Make sure free trade is fair

Published 12:48 pm Friday, June 19, 2015

For nearly three decades the U.S. has moved progressively towards free trade and continues to do so with the proposed Trans Pacific Partnership (TPP) and the upcoming European Trade agreement.

But why should we create opportunities for our global corporations to reduce their costs, hoard their profits illegally, and transfer American jobs across the globe to the poorest workers on the planet?

When the U.S. encouraged the acceptance of China in the World Trade Organization (WTO) in 2003 President Clinton lauded the jobs that would be created, and he was right, except that those jobs re-located out of America and into China. China began its trade policy, which it maintains today of lying, cheating, and stealing in trading with the U.S.

China began its new trade policy by subsidizing industries and lying about that inconvenient truth. American manufacturers were encouraged to relocate manufacturing to China. Once they built a new Chinese plant these manufacturers would then sell their low labor cost goods at their manufacturing cost. The Chinese government would then, in the lumber industry for example, send the manufacturer a check for 17 percent of the sale, which represented the profit margin typically earned. Free trade? Hardly.

The U.S. Commerce Department is currently accusing China of “dumping” subsidized solar panels in the U.S. market, as it dumped steel products previously. This blatant cheating continues product by product all under the rubric of free trade.

China also continues to steal U.S. intellectual products, whether movies, art or music, all while claiming that the government is simply unaware of these violations.

Worse still, China, like Japan, has manipulated its currency to make U.S. goods more expensive for their consumers.

Japan, one of our long term trading partners, and a currency manipulator, has long protected its auto market from U.S. imports. Currently all foreign car imports in Japan represent less than 5 percent of the car market. Other markets, like the U.S. and Europe, import 30 percent to 40 percent of automobiles.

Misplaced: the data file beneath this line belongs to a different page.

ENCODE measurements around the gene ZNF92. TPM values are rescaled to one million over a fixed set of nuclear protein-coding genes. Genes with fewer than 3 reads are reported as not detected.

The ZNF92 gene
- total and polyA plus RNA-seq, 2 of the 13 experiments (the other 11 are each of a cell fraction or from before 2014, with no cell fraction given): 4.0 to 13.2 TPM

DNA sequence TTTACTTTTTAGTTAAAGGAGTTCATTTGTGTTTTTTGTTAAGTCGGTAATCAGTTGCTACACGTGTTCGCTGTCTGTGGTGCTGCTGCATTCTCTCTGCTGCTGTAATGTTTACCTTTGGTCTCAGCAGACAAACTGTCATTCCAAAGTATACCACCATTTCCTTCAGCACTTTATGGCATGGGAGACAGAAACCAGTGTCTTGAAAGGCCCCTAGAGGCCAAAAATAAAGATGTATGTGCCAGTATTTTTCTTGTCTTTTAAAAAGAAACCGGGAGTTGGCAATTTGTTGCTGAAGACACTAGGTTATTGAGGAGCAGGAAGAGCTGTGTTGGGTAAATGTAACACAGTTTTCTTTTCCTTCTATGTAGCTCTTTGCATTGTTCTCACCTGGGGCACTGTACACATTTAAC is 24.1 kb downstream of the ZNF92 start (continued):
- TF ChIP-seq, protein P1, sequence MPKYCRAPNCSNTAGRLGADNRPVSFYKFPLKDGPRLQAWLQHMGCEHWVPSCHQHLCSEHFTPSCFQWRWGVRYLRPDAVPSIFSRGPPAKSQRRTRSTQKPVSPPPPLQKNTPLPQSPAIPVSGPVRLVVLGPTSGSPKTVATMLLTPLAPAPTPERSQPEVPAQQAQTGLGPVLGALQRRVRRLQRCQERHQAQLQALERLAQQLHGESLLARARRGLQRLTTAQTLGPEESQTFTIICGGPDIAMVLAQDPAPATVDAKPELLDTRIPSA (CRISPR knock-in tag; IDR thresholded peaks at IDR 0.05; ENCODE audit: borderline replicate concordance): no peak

Japan’s currency manipulation, targeted to protect their domestic industries, nearly destroyed the U.S. tool and die industry before our commerce department took action.

But the costs of free trade are far greater than lying, cheating, and stealing by nation states. Global corporations effectively hold down worldwide wages by pitting workers against each other and paying wages that often simply maintain the poverty of workers.

These same global corporations hide U.S. taxable income offshore in literally billions of dollars. Taxable income that should be used to repair the roads, bridges, airports and ports that these same corporations use daily.

That these corporations support the newest trade agreements should be enough to concern every American about who wins and who loses in these deals. The winners are obvious, for they are the 1 percent. The losers are equally obvious, for we are they, with sinking wages and income and cheap toasters for sale at Walmart, our trade benefit.

If you think the TPP is a good idea, consider that Congress intends to create a significant fund to pay for the re-training of U.S. workers displaced by the TPP. So when those advancing the deal tell you how great the TPP is, ask them why losing jobs is so great, why increasing the profits of global tax evading corporations is a good idea, and why cheating partners are good for America.

When free trade is not fair trade we should just say no.


Jim Crawford is a retired educator and political enthusiast living here in the Tri-State.